A key consideration

A key consideration when executing a transfer-in-kind is capital gains tax. Sadly, the CRA will consider it a “deemed disposition” when you transfer any security that has appreciated in price from a taxable account into a TFSA. So, as you scan a list of possible candidates, you want to avoid triggering capital gains on any big winners purchased long ago. Look for more recent purchases or longer-held positions that have barely budged from their initial purchase price.

Alternatively, look for pairs of securities where gains in one may offset the other. Unlike gains, the CRA will deny a loss for a security transferred-in-kind so you’ll have to sell it while it’s in the taxable plan to capture the loss for tax purposes. Then you can transfer the cash, and either repurchase the security in the TFSA or buy something else.

If you do decide to repurchase the identical security you just sold in your taxable account, you’ll have to wait 30 days in order to avoid the CRA’s superficial loss rules. In the case of ETFs, you may be able to find an almost identical fund trading under a different ticker.

If you’re looking for loss positions, a lot of Canadians hold preferred shares in taxable accounts as a kind of tax-optimized, fixed-income equivalent. Many of them are in loss positions because of recent interest rate movements. Couple one of those losers with a big winner and come April 2016, the tax liability on the transfer should be minimal.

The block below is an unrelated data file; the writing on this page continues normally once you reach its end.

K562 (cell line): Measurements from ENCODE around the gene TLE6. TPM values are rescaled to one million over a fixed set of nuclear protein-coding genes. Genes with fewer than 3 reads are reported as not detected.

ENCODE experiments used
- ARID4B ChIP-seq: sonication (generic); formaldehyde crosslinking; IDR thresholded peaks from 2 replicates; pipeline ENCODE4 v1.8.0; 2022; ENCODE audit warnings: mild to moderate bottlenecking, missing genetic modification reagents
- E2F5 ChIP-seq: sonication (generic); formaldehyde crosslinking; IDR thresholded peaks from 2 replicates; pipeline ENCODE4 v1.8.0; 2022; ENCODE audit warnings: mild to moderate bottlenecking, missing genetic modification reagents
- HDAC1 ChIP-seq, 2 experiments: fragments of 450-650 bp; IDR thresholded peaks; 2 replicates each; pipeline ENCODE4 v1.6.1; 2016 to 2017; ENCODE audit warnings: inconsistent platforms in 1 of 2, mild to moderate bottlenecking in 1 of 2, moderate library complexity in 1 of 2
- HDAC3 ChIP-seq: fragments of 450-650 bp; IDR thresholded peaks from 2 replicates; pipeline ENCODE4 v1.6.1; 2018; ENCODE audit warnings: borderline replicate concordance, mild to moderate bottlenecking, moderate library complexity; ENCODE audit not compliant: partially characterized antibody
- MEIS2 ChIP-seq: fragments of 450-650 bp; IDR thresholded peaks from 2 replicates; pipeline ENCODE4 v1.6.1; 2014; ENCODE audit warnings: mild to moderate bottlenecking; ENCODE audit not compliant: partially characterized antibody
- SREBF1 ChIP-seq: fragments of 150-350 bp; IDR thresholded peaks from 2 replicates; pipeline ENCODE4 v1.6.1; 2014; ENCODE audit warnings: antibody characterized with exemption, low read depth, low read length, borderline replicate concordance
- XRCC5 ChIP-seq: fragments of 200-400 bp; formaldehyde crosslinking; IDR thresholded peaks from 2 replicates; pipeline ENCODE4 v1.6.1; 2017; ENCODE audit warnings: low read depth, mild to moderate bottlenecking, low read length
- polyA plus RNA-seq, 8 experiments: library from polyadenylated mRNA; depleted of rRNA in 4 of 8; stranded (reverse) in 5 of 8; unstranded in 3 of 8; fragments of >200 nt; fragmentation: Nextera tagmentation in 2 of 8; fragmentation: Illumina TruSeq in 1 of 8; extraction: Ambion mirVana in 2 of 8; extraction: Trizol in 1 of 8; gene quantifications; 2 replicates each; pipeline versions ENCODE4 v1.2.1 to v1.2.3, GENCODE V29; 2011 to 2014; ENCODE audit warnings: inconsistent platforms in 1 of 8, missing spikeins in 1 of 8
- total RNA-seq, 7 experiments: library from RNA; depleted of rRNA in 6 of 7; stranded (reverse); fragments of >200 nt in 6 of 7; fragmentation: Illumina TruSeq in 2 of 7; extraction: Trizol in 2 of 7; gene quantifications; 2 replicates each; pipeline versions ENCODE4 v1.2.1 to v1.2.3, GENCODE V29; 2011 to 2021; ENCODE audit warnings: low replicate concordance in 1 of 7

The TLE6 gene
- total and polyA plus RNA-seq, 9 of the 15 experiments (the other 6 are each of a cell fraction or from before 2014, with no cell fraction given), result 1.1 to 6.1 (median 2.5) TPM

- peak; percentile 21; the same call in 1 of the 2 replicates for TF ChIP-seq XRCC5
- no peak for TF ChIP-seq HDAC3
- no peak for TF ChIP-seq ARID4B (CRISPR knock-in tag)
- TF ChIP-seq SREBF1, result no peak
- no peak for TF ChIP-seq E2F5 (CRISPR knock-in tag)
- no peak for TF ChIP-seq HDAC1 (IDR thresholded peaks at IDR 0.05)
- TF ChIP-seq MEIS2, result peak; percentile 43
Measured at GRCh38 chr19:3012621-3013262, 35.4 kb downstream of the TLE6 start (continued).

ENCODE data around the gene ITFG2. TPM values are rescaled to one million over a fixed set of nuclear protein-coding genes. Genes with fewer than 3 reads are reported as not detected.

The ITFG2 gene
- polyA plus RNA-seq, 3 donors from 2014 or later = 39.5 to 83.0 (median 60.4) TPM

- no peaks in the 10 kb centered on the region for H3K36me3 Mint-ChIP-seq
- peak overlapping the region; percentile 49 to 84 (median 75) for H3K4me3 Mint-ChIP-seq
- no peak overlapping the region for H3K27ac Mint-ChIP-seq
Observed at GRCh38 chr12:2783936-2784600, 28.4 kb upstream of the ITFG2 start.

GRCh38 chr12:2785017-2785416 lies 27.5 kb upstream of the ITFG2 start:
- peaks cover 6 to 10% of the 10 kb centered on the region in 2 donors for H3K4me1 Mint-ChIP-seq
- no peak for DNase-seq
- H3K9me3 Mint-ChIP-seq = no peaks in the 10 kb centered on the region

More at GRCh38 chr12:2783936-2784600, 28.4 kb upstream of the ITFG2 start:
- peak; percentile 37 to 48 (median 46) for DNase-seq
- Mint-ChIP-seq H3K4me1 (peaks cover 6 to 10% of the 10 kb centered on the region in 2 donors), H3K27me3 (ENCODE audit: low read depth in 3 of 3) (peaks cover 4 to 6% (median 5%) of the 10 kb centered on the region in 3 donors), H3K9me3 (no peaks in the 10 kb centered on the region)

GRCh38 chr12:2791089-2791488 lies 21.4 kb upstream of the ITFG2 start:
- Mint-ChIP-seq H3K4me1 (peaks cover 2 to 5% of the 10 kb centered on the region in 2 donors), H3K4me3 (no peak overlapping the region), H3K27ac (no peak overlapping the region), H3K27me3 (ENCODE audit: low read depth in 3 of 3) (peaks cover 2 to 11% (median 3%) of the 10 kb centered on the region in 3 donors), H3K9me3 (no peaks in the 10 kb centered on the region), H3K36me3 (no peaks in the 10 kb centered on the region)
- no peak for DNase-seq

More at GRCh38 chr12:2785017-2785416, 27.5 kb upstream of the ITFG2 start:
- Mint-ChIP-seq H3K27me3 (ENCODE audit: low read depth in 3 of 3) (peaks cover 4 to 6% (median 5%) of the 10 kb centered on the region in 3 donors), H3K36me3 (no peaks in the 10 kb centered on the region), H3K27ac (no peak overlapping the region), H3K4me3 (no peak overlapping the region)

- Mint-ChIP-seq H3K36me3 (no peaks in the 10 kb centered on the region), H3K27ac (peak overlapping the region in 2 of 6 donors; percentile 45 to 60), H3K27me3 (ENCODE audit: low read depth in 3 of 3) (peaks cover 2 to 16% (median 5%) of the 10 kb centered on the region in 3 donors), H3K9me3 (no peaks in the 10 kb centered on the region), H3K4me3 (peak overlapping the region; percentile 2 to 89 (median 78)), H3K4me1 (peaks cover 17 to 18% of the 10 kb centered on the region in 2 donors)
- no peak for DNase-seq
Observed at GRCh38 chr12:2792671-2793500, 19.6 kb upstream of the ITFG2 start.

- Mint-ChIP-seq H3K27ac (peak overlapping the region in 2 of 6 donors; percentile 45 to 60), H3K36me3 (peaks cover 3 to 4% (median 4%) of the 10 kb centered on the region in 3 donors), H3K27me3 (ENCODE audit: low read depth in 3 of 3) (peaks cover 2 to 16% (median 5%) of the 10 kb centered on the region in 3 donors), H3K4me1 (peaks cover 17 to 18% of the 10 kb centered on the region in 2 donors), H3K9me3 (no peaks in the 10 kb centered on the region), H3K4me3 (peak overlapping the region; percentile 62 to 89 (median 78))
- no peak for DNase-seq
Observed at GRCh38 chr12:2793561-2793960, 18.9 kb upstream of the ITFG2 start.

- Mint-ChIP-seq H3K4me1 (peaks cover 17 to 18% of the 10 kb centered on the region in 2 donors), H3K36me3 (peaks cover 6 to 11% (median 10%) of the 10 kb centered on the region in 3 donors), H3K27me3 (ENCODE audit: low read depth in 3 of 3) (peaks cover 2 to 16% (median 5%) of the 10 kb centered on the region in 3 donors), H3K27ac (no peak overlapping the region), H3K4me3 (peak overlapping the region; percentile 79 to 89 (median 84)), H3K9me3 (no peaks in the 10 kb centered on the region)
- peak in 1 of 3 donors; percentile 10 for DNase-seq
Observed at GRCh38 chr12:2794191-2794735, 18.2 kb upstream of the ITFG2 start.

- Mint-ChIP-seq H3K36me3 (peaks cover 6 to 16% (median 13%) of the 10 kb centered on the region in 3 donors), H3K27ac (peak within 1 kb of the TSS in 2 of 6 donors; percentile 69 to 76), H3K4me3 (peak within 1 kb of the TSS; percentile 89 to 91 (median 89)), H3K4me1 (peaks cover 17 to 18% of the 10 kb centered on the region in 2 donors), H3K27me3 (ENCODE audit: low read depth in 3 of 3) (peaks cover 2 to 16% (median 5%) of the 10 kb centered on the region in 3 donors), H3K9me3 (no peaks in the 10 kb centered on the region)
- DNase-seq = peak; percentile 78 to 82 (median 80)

And the bonus will be that henceforth, the security now in the TFSA will never again generate taxable income reported on those T-3 and T-5 slips.

Wrapping up

As a general guideline, keep doing this every year, preferably in January to maximize the time value of money: $10,000 each or $20,000 per couple. (As always, seek out a professional tax advisor for guidance specific to your individual situation.

Those in their 60s and 70s or approaching retirement can take a similar tack with their RRSPs and RRIFs. You want to gradually withdraw money from those registered plans, pay the tax (which will be considerably more than the capital gains tax described in our TFSA transfer examples above), and live happily tax-free for the rest of your life on the portion of your wealth that’s been moved to the TFSA.

This article represents the opinion of the writer, who may disagree with the “official” recommendation position of a Motley Fool premium service or advisor. We’re Motley! Questioning an investing thesis — even one of our own — helps us all think critically about investing and make decisions that help us become smarter, happier, and richer, so we sometimes publish articles that may not be in line with recommendations, rankings or other content.

Jonathan Chevreau runs the Financial Independence Hub and can be reached at [email protected] He or his spouse own shares of the BMO Equal Weight Utilities ETF, BCE, TD, CIBC, and Bank of Montreal.